CCSF News – February 2012
Crossings from 50+ Yrs Ago Recognized
Archival Records Provide Evidence of Catalina Swims
The organizational goals of the Catalina Channel Swimming Federation are to promote safety for marathon swims, authenticate successful Catalina crossings, and gather historical data of swims. Recent research has uncovered several events, from the late 1950s and early 1960s, which meet the exacting criteria of a Catalina crossing which the CCSF requires of every swim.
The CCSF is pleased to announce four “new” swims to the list of our legitimate crossings:
Leo Vigil of Cuba, July 22nd 1957 in 17h 14m
Stewart Evans, August 26th, 1959 in 20h 55m
Greta Andersen, October 16th 1959 in 11h 7m
Isaac Papke, June 30th 1963 in 12h 45m
These names are now recorded in the official list of solo swims across the Catalina Channel. It might be of interest to Catalina swimmers that the listing order has been affected: The new total number of swimmers who’ve crossed the Catalina Channel stands at 227.
More importantly, Greta Andersen is now recognized as one of the two women with the most Catalina crossings. Our records show she completed her 4th crossing in 1972– This being the 40th anniversary year of that remarkable swim (when she was “only” 45 years old).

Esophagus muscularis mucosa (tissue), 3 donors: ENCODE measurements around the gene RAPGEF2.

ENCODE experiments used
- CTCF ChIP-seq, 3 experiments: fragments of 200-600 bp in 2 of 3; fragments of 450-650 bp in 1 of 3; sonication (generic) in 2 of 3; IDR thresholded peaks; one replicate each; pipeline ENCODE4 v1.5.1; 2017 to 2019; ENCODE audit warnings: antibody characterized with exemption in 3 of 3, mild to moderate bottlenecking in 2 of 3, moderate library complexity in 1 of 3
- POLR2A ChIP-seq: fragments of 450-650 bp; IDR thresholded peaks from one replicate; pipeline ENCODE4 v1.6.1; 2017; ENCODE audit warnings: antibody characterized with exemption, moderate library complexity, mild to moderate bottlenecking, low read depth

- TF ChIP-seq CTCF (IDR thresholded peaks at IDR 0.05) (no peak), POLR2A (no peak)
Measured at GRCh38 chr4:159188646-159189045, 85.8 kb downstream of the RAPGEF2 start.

Greta’s history within marathon swimming is well-established. The 1948 Olympic champion and ISHoF inductee was the first to complete a two-way crossing of a major Channel (her Catalina double in 1958). Greta won three consecutive Butlin’s English Channel Races in the late 1950s. And today, she continues to provide swim lessons to children.
Leo Vigil was 24 years old when he attempted to break Florence Chadwick’s record. He blamed choppy seas for slowing his progress. Still, he celebrated a successful crossing even if he thought it could’ve been faster. A few years earlier, Vigil along with fellow Cuban and Catalina swimmer Jose ‘Johnny’ Cortinas planned a relay attempt of the Straits of Florida. Apparently, based on the absence of follow-up newspaper reports, this Cuba-to-Florida relay didn’t achieve its goal.
Stewart Evans celebrated his 34th birthday by crossing the Catalina Channel. At the time, he was a United States Army Captain serving at Fort MacArthur with the 47th Artillery Brigade. His Commanding Officer congratulated “Stew” on his Catalina swim (quote) “Your achievement has brought a high order of credit to yourself, your family and the Brigade.” Evans, in 1967 at age 43 and promoted to Lt Colonel, became the first person to complete the swim from the Farallon Islands. He swam ashore at Duxbury Point near Bolinas. Evans told the reporters that he fed regularly on lemon Jell-O and 7-Up.
Isaac Papke, like Stewart Evans, was a member of the Dolphin Club in San Francisco. During his 1963 crossing, he was joined by a whale for several hours. Afterward, he told the Los Angeles Times “It was kind of nice having a companion, but you know, they swallow people!” A few years later, Papke made an attempt to be the first swimmer to make the Farallon Islands, but was pulled out only a couple of miles from the mainland